If this was the first time Australia’s cosseted superannuation sector found itself in a crisis-induced crunch, you could forgive the industry its current consternation. This is however starting to look like a replay of the Global Financial Crisis, little more than a decade ago. Worryingly, unless there is genuine reform, the next crisis will likely produce the same outcome. Harry Chemay reports.
The superannuation sector entered 2020 a $3 trillion behemoth, approximately 150% larger than the entire Australian economy. Some $120 billion flowed in from in member contributions during 2019, mainly from the mandatory 9.5% super guarantee made on behalf of the vast majority of employees.
Superannuation is now the world’s fourth largest retirement savings pool, behind only the US, UK and Japan. That’s some achievement for a nation of 25 million individuals.
Following the 12 March announcement of the Government’s first $17.6 billion economic stimulation package, the $66.1 billion second package, announced 22 March, allows impacted individuals early access to their superannuation.
Australia’s pool of retirement savings has thus just been commandeered in the fight against COVID-19. It’s an invisible enemy threatening to decimate the Australian economy, with Westpac Bank forecasting joblessness to rise by some 814,000. This would see Australia’s unemployment rate soar above 11%, even with the new JobKeeper payment in operation.
The Government’s relaxing of access to super under the severe financial hardship provisions has caught large parts of the super industry off guard. These provisions have historically been so onerous that only some 361,000 Australians were able to access their super early in the five years between 2015 and 2019, according to super research house Rainmaker. And that too for a mere $8,000 of the $10,000 limit on average.
The floodgates have now been opened by comparison, with super members able to self-assess and apply for up to $10,000 of their super before 1 July, and up to a further $10,000 thereafter.
Treasury expects up to $27 billion to be withdrawn from super under these emergency measures, while the funds themselves are bracing for redemptions of up to $65 billion.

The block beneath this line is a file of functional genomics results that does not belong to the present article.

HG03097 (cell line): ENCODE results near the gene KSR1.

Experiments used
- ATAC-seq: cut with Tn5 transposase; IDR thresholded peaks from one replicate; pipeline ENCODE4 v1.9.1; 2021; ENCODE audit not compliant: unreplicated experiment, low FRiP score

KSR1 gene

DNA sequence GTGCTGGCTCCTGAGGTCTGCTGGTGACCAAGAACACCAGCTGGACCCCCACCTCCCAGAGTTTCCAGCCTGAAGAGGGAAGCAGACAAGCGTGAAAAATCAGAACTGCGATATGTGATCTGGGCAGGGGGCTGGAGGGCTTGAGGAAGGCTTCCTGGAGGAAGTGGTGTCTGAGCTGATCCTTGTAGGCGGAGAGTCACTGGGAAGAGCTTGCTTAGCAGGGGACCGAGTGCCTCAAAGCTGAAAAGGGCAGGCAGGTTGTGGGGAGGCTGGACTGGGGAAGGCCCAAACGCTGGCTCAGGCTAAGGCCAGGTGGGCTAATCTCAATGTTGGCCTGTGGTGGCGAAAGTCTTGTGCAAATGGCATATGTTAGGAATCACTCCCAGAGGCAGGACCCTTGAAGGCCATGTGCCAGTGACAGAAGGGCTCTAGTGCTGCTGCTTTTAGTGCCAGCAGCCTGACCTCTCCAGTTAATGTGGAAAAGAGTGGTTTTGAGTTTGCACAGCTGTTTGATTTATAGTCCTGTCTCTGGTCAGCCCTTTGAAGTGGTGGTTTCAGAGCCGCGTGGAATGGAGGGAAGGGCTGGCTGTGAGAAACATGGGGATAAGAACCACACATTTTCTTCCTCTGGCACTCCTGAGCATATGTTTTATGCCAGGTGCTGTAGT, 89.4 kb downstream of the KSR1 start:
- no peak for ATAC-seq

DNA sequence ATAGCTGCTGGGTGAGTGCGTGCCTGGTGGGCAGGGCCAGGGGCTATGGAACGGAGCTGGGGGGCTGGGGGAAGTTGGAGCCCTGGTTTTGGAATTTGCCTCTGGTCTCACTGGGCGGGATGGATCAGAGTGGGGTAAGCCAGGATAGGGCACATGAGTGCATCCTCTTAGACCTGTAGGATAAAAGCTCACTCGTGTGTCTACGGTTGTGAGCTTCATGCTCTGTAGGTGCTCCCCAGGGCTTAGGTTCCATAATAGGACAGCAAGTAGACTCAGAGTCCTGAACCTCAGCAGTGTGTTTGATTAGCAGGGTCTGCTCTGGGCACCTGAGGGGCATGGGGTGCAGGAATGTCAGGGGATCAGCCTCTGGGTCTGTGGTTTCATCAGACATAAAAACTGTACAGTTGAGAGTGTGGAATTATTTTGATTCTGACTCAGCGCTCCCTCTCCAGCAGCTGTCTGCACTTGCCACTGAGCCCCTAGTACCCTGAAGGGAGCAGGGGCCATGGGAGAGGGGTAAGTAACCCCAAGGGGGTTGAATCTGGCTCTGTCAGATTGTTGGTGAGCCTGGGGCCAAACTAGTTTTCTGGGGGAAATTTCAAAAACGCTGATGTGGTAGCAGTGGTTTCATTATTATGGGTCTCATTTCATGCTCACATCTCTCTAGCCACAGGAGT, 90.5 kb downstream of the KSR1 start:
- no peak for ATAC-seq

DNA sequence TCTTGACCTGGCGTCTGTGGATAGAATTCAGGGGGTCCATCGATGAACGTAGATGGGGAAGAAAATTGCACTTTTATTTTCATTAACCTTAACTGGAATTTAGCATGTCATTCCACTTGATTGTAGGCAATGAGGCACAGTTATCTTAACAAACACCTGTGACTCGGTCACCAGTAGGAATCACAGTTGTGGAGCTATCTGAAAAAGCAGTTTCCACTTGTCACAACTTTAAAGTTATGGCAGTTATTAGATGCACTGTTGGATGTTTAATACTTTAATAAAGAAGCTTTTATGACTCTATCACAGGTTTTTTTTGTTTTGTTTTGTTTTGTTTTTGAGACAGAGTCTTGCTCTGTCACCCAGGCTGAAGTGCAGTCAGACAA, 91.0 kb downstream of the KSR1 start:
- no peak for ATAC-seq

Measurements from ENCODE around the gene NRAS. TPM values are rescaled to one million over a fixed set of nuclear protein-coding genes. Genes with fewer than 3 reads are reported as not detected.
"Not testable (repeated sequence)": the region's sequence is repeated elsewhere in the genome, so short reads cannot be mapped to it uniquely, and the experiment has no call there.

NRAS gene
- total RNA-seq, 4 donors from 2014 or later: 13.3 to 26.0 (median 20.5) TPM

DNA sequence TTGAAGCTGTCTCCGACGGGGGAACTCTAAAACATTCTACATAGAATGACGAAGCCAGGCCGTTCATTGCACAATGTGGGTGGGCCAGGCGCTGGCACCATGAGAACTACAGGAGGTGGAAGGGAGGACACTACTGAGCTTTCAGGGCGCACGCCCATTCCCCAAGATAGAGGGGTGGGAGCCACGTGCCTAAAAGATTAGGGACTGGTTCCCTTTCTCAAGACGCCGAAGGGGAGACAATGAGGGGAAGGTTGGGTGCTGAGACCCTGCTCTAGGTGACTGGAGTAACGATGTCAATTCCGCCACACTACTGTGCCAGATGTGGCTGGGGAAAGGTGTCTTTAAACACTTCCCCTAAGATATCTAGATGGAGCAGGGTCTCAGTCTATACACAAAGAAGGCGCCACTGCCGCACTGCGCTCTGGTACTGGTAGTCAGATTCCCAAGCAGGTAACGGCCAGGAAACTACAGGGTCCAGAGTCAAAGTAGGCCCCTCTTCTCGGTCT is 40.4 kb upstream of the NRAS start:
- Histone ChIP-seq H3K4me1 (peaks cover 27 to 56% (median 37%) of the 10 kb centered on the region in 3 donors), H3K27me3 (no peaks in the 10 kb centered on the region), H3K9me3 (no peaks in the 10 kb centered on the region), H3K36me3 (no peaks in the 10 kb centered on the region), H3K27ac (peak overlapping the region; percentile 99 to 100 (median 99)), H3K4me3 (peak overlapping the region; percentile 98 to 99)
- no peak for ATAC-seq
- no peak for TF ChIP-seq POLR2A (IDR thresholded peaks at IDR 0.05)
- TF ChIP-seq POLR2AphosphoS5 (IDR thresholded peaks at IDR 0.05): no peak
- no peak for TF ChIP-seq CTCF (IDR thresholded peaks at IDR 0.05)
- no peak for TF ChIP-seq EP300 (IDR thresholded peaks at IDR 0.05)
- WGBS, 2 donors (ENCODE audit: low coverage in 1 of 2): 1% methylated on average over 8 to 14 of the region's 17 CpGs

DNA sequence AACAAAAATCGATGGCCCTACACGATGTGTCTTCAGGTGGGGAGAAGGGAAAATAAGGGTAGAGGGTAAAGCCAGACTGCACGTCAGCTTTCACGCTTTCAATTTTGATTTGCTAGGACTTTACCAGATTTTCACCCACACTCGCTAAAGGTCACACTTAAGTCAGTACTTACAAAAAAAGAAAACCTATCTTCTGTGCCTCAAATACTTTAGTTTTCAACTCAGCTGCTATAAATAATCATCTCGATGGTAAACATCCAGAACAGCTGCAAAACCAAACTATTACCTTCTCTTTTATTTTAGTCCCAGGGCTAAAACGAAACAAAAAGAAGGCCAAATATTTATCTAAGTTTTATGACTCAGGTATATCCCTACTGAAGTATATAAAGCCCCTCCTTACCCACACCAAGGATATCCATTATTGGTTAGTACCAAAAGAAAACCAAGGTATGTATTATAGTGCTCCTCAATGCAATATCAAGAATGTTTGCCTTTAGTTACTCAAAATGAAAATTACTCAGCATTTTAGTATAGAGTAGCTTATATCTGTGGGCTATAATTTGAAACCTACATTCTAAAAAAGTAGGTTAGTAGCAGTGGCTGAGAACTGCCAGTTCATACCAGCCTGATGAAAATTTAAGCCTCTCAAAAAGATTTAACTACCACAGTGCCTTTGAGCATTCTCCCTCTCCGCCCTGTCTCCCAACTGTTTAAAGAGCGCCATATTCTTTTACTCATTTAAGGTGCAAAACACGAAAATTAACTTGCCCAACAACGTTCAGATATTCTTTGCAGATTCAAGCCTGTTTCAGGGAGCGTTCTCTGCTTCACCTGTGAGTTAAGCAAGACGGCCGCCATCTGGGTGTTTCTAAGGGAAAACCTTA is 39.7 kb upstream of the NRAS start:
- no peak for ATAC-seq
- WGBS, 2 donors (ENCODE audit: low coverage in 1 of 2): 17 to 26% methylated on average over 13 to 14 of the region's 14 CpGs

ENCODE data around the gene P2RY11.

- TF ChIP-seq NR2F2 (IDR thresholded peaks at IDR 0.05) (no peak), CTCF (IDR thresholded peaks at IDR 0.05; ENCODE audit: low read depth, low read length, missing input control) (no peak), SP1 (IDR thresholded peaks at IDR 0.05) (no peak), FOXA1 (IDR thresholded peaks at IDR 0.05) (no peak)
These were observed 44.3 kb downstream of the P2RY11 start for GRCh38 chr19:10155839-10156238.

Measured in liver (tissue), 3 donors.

Even if this worst case were to eventuate, it would equate to just over two per cent of total superannuation assets. The reaction to the early release scheme from the super industry has however been far from uniformly enthusiastic.
The Young and the Underfunded
Not every superfund will be tested by this early release scheme, but there’s little doubt some funds are currently dreading the prospect of an avalanche of early release requests.
According to Rainmaker, 55 percent of super accounts have a balance less than $25,000.
A review of member balances by age and gender reveals superannuation’s Achilles heel in the face of the current crisis:
|Age Group||Median Male Super Balance||Male % of Max Withdrawal||Median Female Super Balance||Female % of Max Withdrawal|
|20 to 24||$6,523||307%||$6,083||329%|
|25 to 29||$21,843||92%||$19,861||101%|
|30 to 34||$45,800||44%||$38,886||51%|
|35 to 39||$75,102||27%||$56,610||35%|
|40 to 44||$102,810||19%||$70,994||28%|
|45 to 49||$128,343||16%||$83,245||24%|
|50 to 54||$153,133||13%||$93,919||21%|
|55 to 59||$186,854||11%||$111,125||18%|
|60 to 64||$188,024||10.5%||$133,197||15%|
Source: ISA, Author’s Own Calculations
The median super balance for all males is barely over $60,000, while for females it’s only around $45,000. This glaring super gap, baked into the system by the continued inequity in pay between the genders, will disproportionately impact females forced to use the early release measures.